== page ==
The thieves in "Tower Heist" may have a skyscraper-dwelling rich guy as their target, but the movie itself is reaching into your wallet. It's such a crassly commercial action-comedy that you won't be surprised to learn that its towering aspirations only involve box office gross.
What ultimately matters is entertainment value, of course, and on that count the movie is so relentlessly busy that it will hold your attention. Movie stars, tall buildings, piles of money and even the Macy's Thanksgiving Day parade will keep your eyes on the screen.
Although the frantic story isn't nearly as funny as it asumes itself to be, it's loud and silly and diverting.
If it aspired to be a more accomplished movie, "Tower Heist" would have, er, built more solidly on its durable premise. The title tower is a swank residential New York skyscraper whose occupants include a wealthy investor, Arthur Shaw (Alan Alda), whose frequent claims that he has remained true to his humble roots can't conceal just how smugly entitled he really feels himself to be. This financial wizard is also a crook, making "Tower Heist" a topical 2011 release.
When the building's nice-guy manager, Josh Kovaks (Ben Stiller), naively entrusts his fellow maintenance workers' pension funds with Shaw, the promised investment returns don't materialize. Just the opposite occurs, as Shaw steals the money and then is arrested on other charges.
Josh and his colleagues hatch a plan to rob a safe in Shaw's apartment and thereby make far more than they lost. They expect to realize $20 million from the heist, which sure qualifies as a comfortable retirement account.
Although "Tower Heist" gets some mileage out of the class warfare aspect of this plot, it's sloppy about its procedural aspect. It can be nervously compelling in such a movie to watch how the thieves scope out the situation and then methodically go about putting their plan into action. The movie admittedly has plenty of sneaking around, but there are so many gaps in logic and also in the staging of the action that it's a mess.
Many of these noisy and violent scenes happen inside what's presumably a fully occupied building, but it's as if everything were being played out on a movie studio soundstage.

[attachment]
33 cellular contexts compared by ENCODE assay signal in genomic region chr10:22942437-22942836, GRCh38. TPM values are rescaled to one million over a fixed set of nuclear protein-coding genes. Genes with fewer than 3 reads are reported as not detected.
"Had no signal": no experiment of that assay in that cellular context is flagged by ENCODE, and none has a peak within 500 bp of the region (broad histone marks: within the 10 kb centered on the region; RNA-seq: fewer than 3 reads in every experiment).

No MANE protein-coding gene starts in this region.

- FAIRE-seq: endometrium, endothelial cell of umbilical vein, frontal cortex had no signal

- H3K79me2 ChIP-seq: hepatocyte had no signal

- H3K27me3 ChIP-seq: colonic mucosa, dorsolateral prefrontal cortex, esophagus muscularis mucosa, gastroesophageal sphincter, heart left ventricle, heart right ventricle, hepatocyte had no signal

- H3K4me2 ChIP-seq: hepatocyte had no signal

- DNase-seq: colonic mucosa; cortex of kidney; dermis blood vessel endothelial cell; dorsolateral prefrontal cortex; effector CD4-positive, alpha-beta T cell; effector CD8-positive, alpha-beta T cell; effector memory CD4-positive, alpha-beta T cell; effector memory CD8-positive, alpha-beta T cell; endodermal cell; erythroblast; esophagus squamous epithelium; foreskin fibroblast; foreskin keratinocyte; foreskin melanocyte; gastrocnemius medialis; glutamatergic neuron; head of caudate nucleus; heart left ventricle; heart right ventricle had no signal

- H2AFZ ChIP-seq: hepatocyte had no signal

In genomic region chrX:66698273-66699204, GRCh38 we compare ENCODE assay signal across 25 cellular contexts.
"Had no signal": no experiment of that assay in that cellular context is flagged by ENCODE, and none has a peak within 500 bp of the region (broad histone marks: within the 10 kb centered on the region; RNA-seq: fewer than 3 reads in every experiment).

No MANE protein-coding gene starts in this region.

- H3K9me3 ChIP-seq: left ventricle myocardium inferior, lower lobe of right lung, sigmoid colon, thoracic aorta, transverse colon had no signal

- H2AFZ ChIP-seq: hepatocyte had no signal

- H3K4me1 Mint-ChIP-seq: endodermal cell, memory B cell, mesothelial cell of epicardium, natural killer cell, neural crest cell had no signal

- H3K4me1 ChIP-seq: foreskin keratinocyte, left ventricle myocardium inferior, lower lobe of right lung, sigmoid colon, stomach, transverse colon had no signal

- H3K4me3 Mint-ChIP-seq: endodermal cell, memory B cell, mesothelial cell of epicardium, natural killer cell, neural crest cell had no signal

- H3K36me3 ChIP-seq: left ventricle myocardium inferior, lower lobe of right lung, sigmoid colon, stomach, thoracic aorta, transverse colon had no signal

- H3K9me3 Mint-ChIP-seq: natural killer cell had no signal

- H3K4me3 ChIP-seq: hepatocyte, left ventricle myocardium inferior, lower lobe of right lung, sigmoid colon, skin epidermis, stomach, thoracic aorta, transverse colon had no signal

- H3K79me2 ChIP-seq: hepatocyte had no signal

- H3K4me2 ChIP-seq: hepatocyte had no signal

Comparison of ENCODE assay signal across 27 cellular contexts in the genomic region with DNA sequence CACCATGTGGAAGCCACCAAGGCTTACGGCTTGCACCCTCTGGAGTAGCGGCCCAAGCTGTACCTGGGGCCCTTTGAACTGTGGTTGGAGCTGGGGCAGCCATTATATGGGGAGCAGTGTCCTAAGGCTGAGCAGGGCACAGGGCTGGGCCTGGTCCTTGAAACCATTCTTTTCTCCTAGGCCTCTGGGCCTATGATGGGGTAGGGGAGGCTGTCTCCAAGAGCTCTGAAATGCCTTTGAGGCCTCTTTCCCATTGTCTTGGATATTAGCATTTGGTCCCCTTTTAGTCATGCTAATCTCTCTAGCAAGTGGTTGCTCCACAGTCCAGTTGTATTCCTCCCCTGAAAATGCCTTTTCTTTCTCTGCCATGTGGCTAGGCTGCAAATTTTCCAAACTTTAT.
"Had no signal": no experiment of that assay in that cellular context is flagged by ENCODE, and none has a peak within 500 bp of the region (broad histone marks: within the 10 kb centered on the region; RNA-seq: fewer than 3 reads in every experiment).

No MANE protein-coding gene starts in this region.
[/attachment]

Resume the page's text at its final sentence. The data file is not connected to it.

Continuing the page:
There's even a splashy scene involving an automobile pushed through a large window and now dangling over a street packed with parade watchers. Nobody looks up and shouts that there's a car overhead. Perhaps it's because the street-level onlookers are mesmerized by the parade balloons and also by a real-life cameo involving comedian Joan Rivers on a float.
Although it's an intensely New York movie in terms of its locations, character types and attitudes, director Brett Ratner treats the city as a photogenic backdrop for a generic comedy that exists in a world of its own. You may not believe much of what you're watching in this New York fantasyland, but at least the breezy pace ensures that the movie lurches ahead.
Josh is joined in his heist scheme by the doorman, Lester (Stephen McKinley Henderson); the elevator operator, Dev'Reaux (Michael Pena); the concierge, Charlie Gibbs (Casey Affleck); and the housekeeper, Odessa (Gabourey Sidibe). Robbed of their pension funds and then fired when they protest, these building management workers are out for revenge.
Also joining them in the heist scheme is Mr. Fitzhugh (Matthew Broderick), a stock trader whose financial troubles are not directly related to Shaw's criminal behavior. Broderick's character serves as a reminder that the economy has been rough on some Wall Street types, too, so the movie extends its web of sympathy to the upper-middle-class. Incidentally, it's impossible not to notice how pudgy and faded-looking Broderick has become. It's either the economy or middle age.
There's also Slide (Eddie Murphy), a streetwise fellow recruited by Josh to give these non-criminals some tips. It's actually a nice casting move to allow Murphy to get away from his recent kiddie movie roles and return to his more profane roots.
The scripted point is that Arthur Shaw is the epitome of slimy evil and everybody else is pretty nice. In a movie that makes no great demands on the viewer, it helps that there is only one clearly defined villain to hiss. Grade: C+
"Tower Heist" (PG-13) is now playing at area theaters.